UPDATED (2:07 p.m.)—Baltimore County officials attributed a nearly 36 percent decrease in homicides last year to good police work, better technology and aggressive prosecutions.
Chief Jim Johnson, County Executive Kevin Kamenetz and State's Attorney Scott Shellenberger announced the decrease in homicides during a Monday news conference at the county Public Safety Building in Towson.
The 20 homicides recorded last year were nearly 36 percent less than the 31 killings in 2009 and 50 percent less than 2005, when the county recorded 40 killings.
Johnson said he believes better technology and law enforcement are getting criminals off the streets. Shellenberger said successful prosecutions are putting more criminals behind bars.
The two efforts have led to what Johnson said was a prevention of murders in the county.
Of the 20 homicides last year, police have solved 17. Johnson said detectives continue to actively investigate the remaining three.
Baltimore County homicides 2005-2010 (Source: Baltimore County Police Department.)Year Homicides Change % Change 2005 40 11 37.9 2006 34 -6 -15 2007 36 2 5.9 2008 30 -6 -16.7 2009 31 1 3.3 2010 20 -11 -35.5
"When you're solving 80 to 85 percent of your homicides and we're getting convictions, that means they're locked up and won't commit another crime," Shellenberger said. "As you know, a very small number of individuals commit the majority of crime in this state."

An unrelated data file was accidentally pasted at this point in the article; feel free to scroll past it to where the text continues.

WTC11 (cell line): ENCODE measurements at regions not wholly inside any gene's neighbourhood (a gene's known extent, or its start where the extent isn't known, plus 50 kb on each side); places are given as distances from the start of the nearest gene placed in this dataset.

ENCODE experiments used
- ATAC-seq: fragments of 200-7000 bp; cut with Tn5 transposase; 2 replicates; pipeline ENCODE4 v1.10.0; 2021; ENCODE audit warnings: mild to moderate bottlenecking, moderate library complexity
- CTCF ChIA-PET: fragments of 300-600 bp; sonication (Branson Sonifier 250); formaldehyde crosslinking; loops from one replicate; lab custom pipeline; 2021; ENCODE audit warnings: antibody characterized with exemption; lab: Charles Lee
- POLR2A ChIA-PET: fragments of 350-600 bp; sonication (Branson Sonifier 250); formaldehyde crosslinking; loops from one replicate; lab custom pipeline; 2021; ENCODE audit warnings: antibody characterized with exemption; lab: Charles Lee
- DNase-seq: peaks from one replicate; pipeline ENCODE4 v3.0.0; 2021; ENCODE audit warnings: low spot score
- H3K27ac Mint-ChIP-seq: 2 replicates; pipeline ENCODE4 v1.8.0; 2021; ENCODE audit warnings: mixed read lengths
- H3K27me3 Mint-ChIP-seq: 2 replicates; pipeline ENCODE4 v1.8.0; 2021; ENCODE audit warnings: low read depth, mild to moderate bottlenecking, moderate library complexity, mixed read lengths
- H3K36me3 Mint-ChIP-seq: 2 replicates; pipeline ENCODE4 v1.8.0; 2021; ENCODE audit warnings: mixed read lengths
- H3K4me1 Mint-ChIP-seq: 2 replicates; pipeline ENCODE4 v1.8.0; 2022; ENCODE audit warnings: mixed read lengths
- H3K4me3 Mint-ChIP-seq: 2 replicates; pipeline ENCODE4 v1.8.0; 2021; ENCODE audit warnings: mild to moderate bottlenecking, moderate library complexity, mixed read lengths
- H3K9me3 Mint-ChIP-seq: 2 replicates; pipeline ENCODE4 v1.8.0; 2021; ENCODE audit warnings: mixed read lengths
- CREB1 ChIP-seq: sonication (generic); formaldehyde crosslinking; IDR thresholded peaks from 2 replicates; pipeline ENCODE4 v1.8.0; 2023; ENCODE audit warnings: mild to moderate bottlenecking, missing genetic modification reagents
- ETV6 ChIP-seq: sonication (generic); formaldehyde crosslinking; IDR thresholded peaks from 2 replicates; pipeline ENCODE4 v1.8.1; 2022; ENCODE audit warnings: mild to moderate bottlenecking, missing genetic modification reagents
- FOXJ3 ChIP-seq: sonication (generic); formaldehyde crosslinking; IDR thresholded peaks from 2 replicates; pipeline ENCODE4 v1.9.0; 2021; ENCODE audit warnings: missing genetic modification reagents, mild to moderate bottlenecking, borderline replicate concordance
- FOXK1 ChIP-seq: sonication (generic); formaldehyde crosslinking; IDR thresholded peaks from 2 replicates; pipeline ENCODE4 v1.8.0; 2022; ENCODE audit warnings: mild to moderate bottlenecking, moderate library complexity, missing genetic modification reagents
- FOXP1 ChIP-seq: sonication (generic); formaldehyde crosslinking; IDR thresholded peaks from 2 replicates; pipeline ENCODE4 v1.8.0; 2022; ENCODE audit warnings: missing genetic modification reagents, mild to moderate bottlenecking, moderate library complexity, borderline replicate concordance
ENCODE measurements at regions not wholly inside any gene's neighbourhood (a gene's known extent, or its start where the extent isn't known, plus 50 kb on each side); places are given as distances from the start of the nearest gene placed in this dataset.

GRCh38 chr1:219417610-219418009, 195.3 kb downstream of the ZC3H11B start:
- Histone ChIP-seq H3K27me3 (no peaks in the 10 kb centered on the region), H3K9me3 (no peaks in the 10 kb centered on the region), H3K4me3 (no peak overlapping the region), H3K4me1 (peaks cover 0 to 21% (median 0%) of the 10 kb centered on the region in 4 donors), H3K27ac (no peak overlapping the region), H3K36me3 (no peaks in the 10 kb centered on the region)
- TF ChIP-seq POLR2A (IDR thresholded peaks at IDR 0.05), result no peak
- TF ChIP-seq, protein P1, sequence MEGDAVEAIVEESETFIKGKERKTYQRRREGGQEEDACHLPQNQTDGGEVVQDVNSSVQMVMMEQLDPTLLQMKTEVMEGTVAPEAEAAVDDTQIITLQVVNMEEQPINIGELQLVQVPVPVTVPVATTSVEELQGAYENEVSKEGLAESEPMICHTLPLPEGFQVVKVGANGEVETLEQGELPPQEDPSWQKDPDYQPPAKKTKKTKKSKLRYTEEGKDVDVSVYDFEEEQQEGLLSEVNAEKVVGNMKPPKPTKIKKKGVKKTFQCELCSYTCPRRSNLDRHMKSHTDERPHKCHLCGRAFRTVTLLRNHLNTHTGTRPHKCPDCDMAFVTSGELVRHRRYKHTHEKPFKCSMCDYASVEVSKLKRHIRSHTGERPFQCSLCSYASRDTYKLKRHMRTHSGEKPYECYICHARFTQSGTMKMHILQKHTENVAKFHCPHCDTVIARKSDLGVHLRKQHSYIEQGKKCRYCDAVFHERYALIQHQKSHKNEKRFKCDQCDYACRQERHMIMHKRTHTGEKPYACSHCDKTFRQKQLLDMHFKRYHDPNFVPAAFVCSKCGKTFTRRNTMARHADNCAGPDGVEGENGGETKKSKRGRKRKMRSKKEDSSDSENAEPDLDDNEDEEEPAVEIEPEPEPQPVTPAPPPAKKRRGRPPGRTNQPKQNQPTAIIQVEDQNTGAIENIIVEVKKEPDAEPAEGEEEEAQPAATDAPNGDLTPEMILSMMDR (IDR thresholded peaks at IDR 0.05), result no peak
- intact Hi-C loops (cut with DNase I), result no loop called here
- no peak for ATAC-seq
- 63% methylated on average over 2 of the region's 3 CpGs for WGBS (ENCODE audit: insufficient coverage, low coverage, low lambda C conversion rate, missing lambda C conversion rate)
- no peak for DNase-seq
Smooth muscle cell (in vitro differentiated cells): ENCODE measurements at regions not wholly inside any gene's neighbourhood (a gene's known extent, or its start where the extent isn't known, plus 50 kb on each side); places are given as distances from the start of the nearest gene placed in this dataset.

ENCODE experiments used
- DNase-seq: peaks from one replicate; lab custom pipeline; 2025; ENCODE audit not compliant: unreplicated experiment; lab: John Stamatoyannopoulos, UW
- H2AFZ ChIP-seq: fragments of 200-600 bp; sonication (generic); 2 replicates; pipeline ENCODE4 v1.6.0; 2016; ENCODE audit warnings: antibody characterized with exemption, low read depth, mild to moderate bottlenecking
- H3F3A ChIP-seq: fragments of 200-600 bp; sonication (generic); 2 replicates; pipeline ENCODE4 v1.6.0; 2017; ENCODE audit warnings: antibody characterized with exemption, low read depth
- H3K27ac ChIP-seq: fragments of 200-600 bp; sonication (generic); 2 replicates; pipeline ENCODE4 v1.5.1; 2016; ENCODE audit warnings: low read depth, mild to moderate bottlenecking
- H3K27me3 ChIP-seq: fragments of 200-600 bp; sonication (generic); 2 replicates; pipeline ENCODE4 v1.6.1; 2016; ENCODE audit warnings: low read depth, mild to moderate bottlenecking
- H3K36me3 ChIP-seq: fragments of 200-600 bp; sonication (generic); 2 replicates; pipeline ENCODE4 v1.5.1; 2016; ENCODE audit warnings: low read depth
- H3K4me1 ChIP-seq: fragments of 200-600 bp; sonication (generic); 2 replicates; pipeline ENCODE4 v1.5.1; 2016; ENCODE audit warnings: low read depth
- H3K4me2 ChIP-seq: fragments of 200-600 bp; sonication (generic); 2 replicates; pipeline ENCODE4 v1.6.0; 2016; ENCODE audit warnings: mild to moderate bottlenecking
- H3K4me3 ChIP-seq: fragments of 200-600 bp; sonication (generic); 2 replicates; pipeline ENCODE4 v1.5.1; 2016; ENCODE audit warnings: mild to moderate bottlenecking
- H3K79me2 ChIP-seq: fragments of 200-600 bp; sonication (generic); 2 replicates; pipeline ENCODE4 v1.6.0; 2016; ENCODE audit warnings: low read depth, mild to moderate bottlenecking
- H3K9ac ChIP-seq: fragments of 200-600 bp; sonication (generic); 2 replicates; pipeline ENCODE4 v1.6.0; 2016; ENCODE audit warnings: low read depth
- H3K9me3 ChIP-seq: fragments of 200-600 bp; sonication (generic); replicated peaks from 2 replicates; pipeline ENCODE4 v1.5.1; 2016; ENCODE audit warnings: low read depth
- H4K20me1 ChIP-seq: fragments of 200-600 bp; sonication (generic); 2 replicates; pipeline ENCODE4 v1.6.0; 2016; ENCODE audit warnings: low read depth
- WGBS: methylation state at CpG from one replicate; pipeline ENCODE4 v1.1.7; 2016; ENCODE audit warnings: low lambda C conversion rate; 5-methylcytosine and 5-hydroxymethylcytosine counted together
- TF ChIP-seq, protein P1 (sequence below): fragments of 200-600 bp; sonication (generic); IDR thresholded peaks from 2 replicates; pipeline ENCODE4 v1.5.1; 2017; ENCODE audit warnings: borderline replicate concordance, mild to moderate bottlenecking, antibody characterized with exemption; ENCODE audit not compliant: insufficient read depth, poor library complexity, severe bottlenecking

The reduction in homicides is part of a nearly four-year downward trend in the county. Last year, county officials said some crime rates were at their lowest points since the 1970s.
"In recent years, Baltimore County has experienced historic lows in crimes, and the trend has not abated," Kamenetz said.
It's also lower than the 34 killings on average between 2005 and 2009, according to county police statistics.
Over the previous six years, the county has averaged about 34 murders a year with 40 in 2005 being the most during that period. Last year's totals are the lowest.
Johnson said there's no reason to believe the county's murder rate won't stabilize, rather than go back up.
"I don't think it is (an anomaly)," Johnson said, adding that there are currently only five homicides in the county so far this year—the same number at this time in 2010.
Johnson also said there is something else at work in the county.
"I say there's something else at play here in our county," Johnson said. However, he didn't elaborate.